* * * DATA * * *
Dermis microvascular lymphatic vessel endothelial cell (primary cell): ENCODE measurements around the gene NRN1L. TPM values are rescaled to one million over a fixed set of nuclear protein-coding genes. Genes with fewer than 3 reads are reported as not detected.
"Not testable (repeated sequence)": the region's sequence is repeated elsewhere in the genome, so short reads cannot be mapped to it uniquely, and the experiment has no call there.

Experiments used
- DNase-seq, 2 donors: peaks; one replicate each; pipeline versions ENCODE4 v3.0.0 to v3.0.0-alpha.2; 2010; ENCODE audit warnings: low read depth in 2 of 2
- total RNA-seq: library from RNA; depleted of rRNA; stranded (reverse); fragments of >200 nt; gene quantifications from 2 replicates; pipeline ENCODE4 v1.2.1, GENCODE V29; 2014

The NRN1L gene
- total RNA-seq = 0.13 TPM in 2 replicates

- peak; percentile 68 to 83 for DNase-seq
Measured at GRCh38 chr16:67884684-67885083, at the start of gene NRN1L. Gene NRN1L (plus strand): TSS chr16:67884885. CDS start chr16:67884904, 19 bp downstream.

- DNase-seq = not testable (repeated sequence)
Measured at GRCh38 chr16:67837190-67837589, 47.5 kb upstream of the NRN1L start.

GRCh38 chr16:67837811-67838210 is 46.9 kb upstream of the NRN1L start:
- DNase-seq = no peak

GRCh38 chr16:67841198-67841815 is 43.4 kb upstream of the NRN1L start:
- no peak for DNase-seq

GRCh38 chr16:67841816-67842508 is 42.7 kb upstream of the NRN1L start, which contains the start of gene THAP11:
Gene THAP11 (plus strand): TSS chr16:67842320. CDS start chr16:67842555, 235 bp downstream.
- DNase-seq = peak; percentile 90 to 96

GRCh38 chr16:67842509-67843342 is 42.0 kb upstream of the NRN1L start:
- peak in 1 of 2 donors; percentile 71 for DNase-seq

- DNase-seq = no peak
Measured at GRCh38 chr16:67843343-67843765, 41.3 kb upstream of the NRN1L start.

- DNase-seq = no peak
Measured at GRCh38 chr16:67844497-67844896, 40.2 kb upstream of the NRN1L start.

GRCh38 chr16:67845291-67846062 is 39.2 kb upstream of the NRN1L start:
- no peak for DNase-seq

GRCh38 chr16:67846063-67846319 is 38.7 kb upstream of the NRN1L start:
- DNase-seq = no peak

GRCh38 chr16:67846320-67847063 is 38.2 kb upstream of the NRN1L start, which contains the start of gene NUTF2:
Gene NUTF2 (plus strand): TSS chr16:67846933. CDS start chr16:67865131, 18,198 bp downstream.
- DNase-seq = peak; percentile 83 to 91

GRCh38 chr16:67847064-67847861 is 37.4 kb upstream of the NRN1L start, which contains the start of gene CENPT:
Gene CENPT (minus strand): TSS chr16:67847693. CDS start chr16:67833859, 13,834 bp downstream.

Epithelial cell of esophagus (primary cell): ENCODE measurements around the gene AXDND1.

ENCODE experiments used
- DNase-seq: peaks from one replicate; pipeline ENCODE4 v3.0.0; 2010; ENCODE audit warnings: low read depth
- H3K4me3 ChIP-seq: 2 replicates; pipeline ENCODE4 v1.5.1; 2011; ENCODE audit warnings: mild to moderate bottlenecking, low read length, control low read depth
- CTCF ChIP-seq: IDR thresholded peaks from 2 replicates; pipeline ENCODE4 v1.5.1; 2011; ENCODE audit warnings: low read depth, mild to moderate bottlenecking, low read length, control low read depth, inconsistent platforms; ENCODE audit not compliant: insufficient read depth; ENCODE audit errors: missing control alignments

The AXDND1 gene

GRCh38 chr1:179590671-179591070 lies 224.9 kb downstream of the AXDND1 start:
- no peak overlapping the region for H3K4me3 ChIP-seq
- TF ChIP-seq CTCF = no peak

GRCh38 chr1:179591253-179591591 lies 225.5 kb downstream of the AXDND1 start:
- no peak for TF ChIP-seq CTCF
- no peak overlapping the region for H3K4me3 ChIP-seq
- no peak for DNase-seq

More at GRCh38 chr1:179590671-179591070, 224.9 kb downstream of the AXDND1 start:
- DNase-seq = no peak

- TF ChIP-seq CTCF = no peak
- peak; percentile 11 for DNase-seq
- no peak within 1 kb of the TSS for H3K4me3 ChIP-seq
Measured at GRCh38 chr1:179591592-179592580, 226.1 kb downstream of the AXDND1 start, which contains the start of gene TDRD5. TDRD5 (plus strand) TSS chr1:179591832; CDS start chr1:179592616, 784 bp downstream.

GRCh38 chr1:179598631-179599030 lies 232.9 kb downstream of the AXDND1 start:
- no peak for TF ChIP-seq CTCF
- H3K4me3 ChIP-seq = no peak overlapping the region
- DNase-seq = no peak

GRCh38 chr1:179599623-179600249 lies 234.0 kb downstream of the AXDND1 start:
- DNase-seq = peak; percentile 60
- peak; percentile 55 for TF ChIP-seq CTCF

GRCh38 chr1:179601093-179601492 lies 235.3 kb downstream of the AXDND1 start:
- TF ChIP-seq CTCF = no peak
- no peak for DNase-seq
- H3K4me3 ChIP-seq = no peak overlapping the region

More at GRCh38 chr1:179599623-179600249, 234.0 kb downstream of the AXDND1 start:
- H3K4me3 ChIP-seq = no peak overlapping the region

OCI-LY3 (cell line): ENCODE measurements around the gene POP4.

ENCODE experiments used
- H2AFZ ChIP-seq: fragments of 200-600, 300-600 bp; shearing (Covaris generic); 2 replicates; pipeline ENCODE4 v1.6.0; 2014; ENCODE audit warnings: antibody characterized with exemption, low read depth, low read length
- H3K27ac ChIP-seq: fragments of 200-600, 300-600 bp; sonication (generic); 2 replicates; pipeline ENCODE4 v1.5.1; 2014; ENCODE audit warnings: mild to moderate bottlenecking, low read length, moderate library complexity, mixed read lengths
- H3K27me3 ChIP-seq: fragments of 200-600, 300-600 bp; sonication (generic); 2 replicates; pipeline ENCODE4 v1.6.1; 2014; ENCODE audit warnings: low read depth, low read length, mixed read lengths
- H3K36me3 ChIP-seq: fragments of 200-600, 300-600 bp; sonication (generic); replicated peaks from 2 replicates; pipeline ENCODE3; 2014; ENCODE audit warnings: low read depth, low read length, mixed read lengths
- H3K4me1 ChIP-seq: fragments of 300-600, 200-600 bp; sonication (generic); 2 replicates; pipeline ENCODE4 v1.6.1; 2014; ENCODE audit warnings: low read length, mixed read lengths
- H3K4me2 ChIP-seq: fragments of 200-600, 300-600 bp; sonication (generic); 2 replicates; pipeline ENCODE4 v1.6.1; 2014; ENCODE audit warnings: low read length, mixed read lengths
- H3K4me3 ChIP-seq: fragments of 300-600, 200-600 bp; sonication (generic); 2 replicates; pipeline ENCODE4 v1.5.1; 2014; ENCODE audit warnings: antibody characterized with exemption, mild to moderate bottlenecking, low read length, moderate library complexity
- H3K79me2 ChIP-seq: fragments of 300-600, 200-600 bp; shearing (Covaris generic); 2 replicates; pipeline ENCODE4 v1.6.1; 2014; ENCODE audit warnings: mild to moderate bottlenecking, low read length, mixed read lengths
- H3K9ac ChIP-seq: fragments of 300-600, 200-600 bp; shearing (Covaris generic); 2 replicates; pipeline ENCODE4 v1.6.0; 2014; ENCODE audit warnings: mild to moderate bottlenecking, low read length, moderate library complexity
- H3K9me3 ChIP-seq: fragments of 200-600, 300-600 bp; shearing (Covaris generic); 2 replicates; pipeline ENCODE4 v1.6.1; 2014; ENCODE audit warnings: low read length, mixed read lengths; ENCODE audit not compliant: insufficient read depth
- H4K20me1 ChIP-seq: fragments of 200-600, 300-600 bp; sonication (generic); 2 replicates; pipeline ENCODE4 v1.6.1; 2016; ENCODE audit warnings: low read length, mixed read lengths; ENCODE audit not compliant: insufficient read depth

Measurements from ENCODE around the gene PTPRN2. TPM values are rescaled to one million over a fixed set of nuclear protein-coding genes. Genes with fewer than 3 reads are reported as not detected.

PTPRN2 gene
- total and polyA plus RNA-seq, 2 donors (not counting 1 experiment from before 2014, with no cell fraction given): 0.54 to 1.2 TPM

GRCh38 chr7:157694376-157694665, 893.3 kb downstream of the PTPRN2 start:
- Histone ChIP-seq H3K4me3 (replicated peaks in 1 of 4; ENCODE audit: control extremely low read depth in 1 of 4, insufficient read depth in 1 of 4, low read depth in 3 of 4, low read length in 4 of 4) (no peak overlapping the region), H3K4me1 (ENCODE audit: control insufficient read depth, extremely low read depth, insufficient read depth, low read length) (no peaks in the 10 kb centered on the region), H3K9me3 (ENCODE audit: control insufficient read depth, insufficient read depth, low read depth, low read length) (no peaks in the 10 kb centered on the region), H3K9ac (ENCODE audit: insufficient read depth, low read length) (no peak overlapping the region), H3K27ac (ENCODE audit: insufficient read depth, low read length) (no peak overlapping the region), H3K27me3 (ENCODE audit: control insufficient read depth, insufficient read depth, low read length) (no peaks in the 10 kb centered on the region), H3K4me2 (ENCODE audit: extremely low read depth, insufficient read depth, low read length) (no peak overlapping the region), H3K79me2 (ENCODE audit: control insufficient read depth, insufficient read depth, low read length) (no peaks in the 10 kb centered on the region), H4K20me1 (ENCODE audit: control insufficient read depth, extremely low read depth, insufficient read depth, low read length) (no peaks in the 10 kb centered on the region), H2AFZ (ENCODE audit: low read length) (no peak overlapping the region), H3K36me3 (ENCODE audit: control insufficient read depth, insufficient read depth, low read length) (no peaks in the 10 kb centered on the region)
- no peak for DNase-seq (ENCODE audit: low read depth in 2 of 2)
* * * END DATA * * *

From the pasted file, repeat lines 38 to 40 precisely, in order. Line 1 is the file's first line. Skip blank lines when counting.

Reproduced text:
- CTCF ChIP-seq: IDR thresholded peaks from 2 replicates; pipeline ENCODE4 v1.5.1; 2011; ENCODE audit warnings: low read depth, mild to moderate bottlenecking, low read length, control low read depth, inconsistent platforms; ENCODE audit not compliant: insufficient read depth; ENCODE audit errors: missing control alignments

The AXDND1 gene

GRCh38 chr1:179590671-179591070 lies 224.9 kb downstream of the AXDND1 start: